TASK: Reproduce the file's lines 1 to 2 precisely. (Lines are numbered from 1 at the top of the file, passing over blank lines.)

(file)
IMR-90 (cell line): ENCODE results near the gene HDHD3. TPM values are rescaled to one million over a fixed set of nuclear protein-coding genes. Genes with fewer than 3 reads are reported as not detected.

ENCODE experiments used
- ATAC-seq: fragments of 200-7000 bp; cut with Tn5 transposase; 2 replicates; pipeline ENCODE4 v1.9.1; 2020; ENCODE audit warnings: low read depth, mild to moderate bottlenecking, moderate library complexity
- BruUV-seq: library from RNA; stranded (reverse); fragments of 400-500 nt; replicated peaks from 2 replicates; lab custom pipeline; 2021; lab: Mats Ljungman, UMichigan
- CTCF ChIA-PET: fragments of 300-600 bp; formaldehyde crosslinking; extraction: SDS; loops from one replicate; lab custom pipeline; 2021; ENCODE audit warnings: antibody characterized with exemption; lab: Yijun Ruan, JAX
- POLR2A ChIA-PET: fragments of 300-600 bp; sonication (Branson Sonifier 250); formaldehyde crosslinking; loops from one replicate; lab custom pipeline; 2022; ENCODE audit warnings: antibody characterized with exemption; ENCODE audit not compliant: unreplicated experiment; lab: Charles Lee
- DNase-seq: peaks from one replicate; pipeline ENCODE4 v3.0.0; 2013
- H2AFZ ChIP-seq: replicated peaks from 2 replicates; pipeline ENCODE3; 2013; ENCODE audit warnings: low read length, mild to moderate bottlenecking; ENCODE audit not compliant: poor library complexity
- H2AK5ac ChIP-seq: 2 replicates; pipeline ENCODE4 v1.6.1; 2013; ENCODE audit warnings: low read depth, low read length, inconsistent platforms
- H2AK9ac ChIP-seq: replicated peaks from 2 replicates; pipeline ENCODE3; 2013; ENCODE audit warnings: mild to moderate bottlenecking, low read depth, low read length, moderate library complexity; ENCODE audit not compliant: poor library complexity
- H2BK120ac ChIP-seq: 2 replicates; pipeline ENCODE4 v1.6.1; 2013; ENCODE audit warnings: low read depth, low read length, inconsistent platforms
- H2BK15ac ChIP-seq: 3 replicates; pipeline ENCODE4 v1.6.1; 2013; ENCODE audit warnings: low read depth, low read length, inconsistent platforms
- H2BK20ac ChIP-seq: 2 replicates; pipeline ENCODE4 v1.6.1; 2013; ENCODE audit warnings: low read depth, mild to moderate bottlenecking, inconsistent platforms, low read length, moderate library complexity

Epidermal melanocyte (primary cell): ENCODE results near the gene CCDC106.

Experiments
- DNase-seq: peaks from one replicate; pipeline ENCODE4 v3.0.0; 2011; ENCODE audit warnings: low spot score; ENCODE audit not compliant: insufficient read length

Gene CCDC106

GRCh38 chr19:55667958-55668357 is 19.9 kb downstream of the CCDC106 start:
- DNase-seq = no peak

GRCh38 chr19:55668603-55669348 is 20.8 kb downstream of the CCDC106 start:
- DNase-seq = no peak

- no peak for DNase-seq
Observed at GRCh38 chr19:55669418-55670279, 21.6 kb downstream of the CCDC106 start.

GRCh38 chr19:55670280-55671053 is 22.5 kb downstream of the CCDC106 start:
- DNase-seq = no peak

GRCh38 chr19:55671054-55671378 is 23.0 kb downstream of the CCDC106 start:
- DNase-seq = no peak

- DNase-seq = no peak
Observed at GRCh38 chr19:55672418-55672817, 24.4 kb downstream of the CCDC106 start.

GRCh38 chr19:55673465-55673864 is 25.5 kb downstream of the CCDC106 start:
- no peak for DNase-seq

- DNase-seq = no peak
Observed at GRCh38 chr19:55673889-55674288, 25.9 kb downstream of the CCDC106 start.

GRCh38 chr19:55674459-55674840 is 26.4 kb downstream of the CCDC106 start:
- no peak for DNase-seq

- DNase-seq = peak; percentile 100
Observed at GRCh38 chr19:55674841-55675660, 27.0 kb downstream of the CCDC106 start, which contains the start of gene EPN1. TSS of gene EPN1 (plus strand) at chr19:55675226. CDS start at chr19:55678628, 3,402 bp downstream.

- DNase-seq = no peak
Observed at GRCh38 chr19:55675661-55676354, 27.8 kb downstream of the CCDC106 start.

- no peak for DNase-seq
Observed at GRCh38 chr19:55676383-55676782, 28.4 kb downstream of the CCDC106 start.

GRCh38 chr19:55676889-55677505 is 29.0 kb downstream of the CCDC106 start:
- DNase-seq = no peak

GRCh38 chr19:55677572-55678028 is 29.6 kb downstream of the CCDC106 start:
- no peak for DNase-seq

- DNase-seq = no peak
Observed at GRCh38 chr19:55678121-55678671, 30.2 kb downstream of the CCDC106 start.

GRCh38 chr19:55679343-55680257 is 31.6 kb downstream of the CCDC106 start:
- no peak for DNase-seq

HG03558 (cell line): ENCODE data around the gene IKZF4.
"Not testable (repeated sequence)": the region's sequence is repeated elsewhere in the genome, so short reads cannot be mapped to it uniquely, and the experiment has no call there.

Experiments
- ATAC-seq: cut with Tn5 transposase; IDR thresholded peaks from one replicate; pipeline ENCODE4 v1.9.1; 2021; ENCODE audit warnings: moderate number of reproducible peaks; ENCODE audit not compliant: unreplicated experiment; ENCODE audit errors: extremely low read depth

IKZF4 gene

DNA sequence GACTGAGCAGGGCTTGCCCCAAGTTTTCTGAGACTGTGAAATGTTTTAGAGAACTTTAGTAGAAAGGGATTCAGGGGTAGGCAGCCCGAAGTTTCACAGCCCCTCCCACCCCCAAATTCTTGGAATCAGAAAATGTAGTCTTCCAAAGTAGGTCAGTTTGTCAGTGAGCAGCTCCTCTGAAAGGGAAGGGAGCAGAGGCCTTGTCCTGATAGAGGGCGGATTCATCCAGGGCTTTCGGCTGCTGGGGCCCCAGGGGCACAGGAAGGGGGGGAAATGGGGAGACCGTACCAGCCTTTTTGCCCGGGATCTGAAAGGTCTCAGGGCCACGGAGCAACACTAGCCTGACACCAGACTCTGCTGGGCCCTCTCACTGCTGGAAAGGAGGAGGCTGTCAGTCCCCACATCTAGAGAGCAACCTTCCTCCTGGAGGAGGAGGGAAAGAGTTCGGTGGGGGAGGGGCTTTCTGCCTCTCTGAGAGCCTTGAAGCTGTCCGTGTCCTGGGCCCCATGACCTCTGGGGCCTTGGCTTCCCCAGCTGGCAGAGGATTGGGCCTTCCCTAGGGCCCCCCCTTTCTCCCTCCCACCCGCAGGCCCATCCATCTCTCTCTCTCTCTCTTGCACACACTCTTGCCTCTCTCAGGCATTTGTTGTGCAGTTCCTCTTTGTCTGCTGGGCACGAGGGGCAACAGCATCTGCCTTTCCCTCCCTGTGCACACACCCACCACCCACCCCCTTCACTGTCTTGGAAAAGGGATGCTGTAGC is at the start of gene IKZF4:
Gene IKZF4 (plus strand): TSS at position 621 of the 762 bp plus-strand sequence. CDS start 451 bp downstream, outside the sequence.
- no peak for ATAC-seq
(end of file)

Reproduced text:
IMR-90 (cell line): ENCODE results near the gene HDHD3. TPM values are rescaled to one million over a fixed set of nuclear protein-coding genes. Genes with fewer than 3 reads are reported as not detected.

ENCODE experiments used